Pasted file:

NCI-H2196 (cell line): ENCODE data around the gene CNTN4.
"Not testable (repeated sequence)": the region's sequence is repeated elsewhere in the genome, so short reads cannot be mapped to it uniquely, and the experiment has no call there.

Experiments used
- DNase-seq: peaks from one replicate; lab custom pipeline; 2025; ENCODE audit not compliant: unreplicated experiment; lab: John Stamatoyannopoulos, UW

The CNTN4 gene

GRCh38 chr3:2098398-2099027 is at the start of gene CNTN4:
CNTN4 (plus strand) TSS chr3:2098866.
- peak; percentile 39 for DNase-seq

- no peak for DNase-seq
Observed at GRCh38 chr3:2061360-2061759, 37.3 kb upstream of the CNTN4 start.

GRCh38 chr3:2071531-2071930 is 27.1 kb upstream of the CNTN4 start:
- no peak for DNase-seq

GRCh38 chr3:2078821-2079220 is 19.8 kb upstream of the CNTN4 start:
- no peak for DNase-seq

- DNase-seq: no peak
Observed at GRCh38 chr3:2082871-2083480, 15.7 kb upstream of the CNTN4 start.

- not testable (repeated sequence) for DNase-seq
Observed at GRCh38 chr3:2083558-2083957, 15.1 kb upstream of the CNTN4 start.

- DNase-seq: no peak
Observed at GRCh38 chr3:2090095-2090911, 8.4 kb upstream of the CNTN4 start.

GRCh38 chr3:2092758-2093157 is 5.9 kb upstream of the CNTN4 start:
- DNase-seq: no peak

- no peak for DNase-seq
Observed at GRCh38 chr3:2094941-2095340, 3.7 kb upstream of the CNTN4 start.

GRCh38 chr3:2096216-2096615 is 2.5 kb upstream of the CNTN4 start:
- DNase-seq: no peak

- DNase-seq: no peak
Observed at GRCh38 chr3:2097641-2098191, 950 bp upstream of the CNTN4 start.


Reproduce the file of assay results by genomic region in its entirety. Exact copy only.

NCI-H2196 (cell line): ENCODE data around the gene CNTN4.
"Not testable (repeated sequence)": the region's sequence is repeated elsewhere in the genome, so short reads cannot be mapped to it uniquely, and the experiment has no call there.

Experiments used
- DNase-seq: peaks from one replicate; lab custom pipeline; 2025; ENCODE audit not compliant: unreplicated experiment; lab: John Stamatoyannopoulos, UW

The CNTN4 gene

GRCh38 chr3:2098398-2099027 is at the start of gene CNTN4:
CNTN4 (plus strand) TSS chr3:2098866.
- peak; percentile 39 for DNase-seq

- no peak for DNase-seq
Observed at GRCh38 chr3:2061360-2061759, 37.3 kb upstream of the CNTN4 start.

GRCh38 chr3:2071531-2071930 is 27.1 kb upstream of the CNTN4 start:
- no peak for DNase-seq

GRCh38 chr3:2078821-2079220 is 19.8 kb upstream of the CNTN4 start:
- no peak for DNase-seq

- DNase-seq: no peak
Observed at GRCh38 chr3:2082871-2083480, 15.7 kb upstream of the CNTN4 start.

- not testable (repeated sequence) for DNase-seq
Observed at GRCh38 chr3:2083558-2083957, 15.1 kb upstream of the CNTN4 start.

- DNase-seq: no peak
Observed at GRCh38 chr3:2090095-2090911, 8.4 kb upstream of the CNTN4 start.

GRCh38 chr3:2092758-2093157 is 5.9 kb upstream of the CNTN4 start:
- DNase-seq: no peak

- no peak for DNase-seq
Observed at GRCh38 chr3:2094941-2095340, 3.7 kb upstream of the CNTN4 start.

GRCh38 chr3:2096216-2096615 is 2.5 kb upstream of the CNTN4 start:
- DNase-seq: no peak

- DNase-seq: no peak
Observed at GRCh38 chr3:2097641-2098191, 950 bp upstream of the CNTN4 start.